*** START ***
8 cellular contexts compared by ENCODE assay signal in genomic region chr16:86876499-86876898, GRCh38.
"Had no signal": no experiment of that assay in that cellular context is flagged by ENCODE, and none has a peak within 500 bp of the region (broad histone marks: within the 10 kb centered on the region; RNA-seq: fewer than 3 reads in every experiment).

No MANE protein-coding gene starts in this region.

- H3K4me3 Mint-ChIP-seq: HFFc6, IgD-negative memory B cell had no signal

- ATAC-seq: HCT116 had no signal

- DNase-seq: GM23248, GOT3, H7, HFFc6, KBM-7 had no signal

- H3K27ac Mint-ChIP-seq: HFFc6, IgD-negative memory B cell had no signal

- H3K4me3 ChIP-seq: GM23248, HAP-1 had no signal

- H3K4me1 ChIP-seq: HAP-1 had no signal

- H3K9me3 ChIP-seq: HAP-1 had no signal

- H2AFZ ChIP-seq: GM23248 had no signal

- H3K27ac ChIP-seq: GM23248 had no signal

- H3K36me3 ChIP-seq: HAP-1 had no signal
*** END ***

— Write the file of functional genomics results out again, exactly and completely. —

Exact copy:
8 cellular contexts compared by ENCODE assay signal in genomic region chr16:86876499-86876898, GRCh38.
"Had no signal": no experiment of that assay in that cellular context is flagged by ENCODE, and none has a peak within 500 bp of the region (broad histone marks: within the 10 kb centered on the region; RNA-seq: fewer than 3 reads in every experiment).

No MANE protein-coding gene starts in this region.

- H3K4me3 Mint-ChIP-seq: HFFc6, IgD-negative memory B cell had no signal

- ATAC-seq: HCT116 had no signal

- DNase-seq: GM23248, GOT3, H7, HFFc6, KBM-7 had no signal

- H3K27ac Mint-ChIP-seq: HFFc6, IgD-negative memory B cell had no signal

- H3K4me3 ChIP-seq: GM23248, HAP-1 had no signal

- H3K4me1 ChIP-seq: HAP-1 had no signal

- H3K9me3 ChIP-seq: HAP-1 had no signal

- H2AFZ ChIP-seq: GM23248 had no signal

- H3K27ac ChIP-seq: GM23248 had no signal

- H3K36me3 ChIP-seq: HAP-1 had no signal